What is the Biggest Challenge Entrepreneurs Face Today?

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  • Erik G.Erik G. Atlanta, GA (USA)subscriber Posts: 4 Member
    I'd say the single greatest challenge that entrepreneurs face hasn't changed with time. It's SCALABILITY.

    A scalable company is one that can maintain or improve profit margins while sales volume increases. In other words, a business cannot afford to lose revenue traction in order to produce more goods or services unless it has a well thought out strategy to secure a second round of funding (or your first round if you're bootstrapping).

    Angel investors take a huge risk when they invest in a startup. Consequently, they generally seek a return of 10x or more on every investment. They also want to recoup their investment in a relatively short time period. To receive serious consideration from Angel Investors your ROI should be 30-40% minimum. Also, the payback and dividend period should be no more than five to seven years out.

    The challenge to scale is eons old. History is littered with inventors and patent holders who couldn't figure out the equations. Consequently, they're beaten by better and brighter businessmen.

    I'm a product of Jack Welch's GE and he used to say, "Get better or get beaten." So true.
  • Matt_ShieldsMatt_Shields Clevelandsubscriber Posts: 32 Bronze Level Member
    My answer: Turning Your Ideas Into Reality

    When markets get more competitive these days, the hunt for the 'next big thing' becomes more cutthroat, like the Game of Thrones series (minus the gore, the romance, and the dragons). I'm hosting casual meetups for local entrepreneurs from time to time, and one of the biggest fears I hear is how they will know if their idea will really work. You may think that many are into pitching ideas to potential VCs, but people still fear that someone will steal their ideas at the end of the day; and so, they would look for other ways to fund their dreams and having more control over their business, even if that route takes a longer time for them to launch.

    Speaking from experience, what I find most challenging in my niche is the language and culture barrier that you have to deal with when you're taking your idea to China (I've written about it here). The last thing you want when you're having a product designed in another country and get it ready for production is having the wrong specifications. It can really cost you a lot if you're producing it in bulk. So, the way I dealt with it is to have all the prototyping and testing done here in the US before having the final product design reproduced for mass consumption.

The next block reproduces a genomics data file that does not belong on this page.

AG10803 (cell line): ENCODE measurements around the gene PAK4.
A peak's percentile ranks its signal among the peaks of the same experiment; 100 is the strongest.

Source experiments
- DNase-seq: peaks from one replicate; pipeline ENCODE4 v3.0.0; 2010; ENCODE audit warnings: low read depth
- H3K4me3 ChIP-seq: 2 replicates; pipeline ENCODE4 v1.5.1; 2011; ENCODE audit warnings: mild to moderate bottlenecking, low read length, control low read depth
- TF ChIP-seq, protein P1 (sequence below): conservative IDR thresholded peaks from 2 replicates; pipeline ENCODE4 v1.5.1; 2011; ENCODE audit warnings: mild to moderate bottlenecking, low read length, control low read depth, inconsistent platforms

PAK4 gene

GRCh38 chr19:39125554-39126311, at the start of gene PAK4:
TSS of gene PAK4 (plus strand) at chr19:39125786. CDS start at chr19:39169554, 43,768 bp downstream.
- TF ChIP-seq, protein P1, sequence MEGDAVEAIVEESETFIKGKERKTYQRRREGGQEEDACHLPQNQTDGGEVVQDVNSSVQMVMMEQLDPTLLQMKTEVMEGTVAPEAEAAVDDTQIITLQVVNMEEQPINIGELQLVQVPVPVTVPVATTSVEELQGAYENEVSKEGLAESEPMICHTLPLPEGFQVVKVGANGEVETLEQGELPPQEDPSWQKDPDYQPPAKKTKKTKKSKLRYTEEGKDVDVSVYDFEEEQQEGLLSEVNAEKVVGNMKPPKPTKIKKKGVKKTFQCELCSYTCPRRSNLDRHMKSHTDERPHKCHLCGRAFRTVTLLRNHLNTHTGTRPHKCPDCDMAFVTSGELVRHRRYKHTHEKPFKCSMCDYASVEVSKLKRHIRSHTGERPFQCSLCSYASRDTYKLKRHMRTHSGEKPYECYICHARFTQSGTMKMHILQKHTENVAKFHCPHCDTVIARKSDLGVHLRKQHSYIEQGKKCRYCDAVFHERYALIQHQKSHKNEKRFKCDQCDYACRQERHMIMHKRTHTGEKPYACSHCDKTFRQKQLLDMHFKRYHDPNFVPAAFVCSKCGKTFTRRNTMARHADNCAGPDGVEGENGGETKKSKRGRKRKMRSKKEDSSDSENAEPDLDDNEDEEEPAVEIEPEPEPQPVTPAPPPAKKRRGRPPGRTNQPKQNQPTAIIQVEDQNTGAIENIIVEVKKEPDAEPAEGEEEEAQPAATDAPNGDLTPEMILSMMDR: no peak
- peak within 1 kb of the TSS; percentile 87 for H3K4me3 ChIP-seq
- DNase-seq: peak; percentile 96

• Andre BrownAndre Brown Charlotte,NCsubscriber Posts: 55 Bronze Level Member
    I think that the most important challenges are:

    1. Lack Of Courage: If you don't have the courage to start your own business you will never now if you could succeed.

    2. Trying To Go It All Alone. In order for a business to flourish you need outside help as well. Connecting with others that have more knowledge than you can help you learn more. They can also tell you about their hardships and the mistakes they made so you don't make them.

    3. Thinking It's Going To Be Easy: Starting a business is not easy. Once you take that leap of faith you better to be prepared to work yourself off. It takes time to get noticed when you're first starting out. You have to try many different things to see what works for you.

    4. Not Making Money Right Away: As an entrepreneur you can't expect to money as soon you start you business. You have to market yourself so people know who you are as well as coming up with a product that people like and want to buy.

    5. Reaching Your Target Audience: With this one you can't try to target everyone in your industry. There's too much noise and competition which will make it hard for you to be noticed. It's best to focus on a small group of people that have specific needs that you can cater to. Another good thing is to do your services for free. This will draw more people to you since there's no pressure on them. If you do a good job they will tell other people about you and once you get more experience you can charge people for your services. Once you build a good reputation people won't mind paying you.
  • Ryan O'BlenessRyan O'Bleness Birmingham, Mich. administrator Posts: 1,055 Site Admin
    edited October 2017
    All great points, @Andre Brown, @Matt Shields and @Erik G.